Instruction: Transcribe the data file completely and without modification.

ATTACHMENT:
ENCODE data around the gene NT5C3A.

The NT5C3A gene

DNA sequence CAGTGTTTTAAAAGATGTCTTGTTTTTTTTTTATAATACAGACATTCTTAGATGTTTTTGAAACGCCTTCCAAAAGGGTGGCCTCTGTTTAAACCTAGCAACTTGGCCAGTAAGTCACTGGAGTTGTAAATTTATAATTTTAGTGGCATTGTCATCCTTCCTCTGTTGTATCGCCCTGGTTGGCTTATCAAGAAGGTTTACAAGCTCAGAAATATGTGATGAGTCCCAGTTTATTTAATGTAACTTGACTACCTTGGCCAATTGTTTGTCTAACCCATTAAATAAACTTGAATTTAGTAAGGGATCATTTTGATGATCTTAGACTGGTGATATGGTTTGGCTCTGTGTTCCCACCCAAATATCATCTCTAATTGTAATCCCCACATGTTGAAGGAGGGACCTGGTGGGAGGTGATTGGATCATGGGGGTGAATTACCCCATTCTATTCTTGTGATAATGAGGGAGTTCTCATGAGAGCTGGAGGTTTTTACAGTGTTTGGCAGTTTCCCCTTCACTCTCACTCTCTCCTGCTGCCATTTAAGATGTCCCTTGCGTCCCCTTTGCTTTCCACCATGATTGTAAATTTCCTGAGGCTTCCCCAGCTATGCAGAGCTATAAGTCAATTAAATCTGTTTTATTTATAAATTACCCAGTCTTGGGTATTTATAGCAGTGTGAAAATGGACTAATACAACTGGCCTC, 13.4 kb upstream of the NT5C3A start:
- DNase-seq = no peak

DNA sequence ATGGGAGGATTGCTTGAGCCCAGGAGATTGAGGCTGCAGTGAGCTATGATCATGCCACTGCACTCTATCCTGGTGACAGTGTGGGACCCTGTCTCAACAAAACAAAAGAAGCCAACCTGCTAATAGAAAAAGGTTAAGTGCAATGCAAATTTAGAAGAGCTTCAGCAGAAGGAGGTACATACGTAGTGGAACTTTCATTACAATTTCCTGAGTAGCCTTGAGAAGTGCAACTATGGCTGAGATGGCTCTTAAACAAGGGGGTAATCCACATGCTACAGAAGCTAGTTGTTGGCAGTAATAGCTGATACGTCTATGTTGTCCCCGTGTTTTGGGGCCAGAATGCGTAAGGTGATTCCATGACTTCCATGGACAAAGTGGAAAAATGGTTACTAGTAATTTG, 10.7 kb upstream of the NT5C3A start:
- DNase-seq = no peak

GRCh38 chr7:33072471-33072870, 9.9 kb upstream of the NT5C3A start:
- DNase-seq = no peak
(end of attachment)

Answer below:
ENCODE data around the gene NT5C3A.

The NT5C3A gene

DNA sequence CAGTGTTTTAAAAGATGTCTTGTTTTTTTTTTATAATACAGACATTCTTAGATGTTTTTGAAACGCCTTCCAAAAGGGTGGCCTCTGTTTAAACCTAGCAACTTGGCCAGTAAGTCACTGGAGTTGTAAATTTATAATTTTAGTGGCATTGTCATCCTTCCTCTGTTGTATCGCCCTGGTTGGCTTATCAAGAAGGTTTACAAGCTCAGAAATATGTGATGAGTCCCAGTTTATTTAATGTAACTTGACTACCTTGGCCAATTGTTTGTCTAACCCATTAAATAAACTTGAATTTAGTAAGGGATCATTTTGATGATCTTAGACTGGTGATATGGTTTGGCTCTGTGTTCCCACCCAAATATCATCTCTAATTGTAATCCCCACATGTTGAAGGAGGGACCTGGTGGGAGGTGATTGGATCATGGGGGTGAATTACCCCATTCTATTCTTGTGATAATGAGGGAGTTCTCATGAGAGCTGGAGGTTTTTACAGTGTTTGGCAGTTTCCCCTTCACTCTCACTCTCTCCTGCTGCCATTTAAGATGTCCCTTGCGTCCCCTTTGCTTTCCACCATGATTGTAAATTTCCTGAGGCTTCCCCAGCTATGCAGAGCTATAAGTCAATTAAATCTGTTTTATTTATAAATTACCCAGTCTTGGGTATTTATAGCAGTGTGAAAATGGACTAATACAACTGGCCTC, 13.4 kb upstream of the NT5C3A start:
- DNase-seq = no peak

DNA sequence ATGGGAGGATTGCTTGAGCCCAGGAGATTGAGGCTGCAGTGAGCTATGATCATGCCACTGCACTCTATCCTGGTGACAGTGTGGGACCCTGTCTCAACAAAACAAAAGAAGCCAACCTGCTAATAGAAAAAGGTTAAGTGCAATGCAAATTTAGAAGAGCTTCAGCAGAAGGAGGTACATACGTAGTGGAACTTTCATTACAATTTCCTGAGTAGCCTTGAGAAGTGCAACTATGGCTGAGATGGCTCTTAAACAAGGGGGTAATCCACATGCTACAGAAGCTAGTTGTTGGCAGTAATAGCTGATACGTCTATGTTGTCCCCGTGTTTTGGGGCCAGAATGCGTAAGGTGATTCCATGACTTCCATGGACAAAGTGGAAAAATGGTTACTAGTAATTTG, 10.7 kb upstream of the NT5C3A start:
- DNase-seq = no peak

GRCh38 chr7:33072471-33072870, 9.9 kb upstream of the NT5C3A start:
- DNase-seq = no peak